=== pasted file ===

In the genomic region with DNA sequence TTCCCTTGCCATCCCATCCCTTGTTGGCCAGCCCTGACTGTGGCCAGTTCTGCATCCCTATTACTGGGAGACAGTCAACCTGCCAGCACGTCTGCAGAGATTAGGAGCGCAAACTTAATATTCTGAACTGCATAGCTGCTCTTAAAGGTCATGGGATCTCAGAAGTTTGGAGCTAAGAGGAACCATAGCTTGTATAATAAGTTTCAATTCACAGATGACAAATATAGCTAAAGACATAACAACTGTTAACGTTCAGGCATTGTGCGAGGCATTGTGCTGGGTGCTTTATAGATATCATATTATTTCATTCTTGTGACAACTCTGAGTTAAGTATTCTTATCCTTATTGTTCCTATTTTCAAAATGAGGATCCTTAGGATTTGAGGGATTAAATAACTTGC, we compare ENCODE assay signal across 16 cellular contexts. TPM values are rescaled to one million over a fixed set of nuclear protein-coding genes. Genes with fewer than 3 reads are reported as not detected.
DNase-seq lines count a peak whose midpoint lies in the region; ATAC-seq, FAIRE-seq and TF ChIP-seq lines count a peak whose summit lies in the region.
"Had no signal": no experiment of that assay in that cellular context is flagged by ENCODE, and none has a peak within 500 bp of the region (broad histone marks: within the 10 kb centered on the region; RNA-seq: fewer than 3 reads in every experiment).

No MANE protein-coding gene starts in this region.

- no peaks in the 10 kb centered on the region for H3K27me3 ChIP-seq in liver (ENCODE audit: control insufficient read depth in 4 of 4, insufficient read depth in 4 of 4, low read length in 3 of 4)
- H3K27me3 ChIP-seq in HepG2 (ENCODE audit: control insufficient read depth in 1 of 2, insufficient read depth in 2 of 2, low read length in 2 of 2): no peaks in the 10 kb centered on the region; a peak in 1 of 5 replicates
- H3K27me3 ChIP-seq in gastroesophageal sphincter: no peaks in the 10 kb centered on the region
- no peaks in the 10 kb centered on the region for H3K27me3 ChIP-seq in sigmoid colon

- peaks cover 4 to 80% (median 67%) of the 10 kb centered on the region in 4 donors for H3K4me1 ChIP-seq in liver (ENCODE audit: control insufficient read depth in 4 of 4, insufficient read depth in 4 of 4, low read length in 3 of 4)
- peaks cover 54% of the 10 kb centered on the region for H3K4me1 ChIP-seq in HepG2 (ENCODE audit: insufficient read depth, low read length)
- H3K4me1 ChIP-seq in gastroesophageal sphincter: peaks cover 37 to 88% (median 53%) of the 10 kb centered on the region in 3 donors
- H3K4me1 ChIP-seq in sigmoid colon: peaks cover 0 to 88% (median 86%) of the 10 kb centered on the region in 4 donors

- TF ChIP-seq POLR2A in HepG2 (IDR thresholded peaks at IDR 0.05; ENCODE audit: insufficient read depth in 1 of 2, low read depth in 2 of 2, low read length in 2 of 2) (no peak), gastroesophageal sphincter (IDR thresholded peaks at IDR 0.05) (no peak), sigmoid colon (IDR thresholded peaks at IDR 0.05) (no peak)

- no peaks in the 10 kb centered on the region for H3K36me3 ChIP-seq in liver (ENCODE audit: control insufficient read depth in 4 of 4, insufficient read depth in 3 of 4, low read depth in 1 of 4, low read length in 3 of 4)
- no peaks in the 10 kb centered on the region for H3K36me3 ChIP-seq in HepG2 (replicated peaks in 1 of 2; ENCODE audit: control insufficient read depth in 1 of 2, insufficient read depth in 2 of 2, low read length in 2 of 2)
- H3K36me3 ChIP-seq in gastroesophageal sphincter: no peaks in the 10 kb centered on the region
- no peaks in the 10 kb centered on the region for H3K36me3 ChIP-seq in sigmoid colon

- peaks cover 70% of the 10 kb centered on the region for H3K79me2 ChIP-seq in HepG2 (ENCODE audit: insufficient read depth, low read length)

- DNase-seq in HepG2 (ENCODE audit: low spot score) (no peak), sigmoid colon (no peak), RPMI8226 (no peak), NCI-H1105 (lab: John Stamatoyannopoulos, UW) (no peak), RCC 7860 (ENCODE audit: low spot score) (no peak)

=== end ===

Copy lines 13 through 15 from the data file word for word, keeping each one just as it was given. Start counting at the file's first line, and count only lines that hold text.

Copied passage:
- TF ChIP-seq POLR2A in HepG2 (IDR thresholded peaks at IDR 0.05; ENCODE audit: insufficient read depth in 1 of 2, low read depth in 2 of 2, low read length in 2 of 2) (no peak), gastroesophageal sphincter (IDR thresholded peaks at IDR 0.05) (no peak), sigmoid colon (IDR thresholded peaks at IDR 0.05) (no peak)

- no peaks in the 10 kb centered on the region for H3K36me3 ChIP-seq in liver (ENCODE audit: control insufficient read depth in 4 of 4, insufficient read depth in 3 of 4, low read depth in 1 of 4, low read length in 3 of 4)
- no peaks in the 10 kb centered on the region for H3K36me3 ChIP-seq in HepG2 (replicated peaks in 1 of 2; ENCODE audit: control insufficient read depth in 1 of 2, insufficient read depth in 2 of 2, low read length in 2 of 2)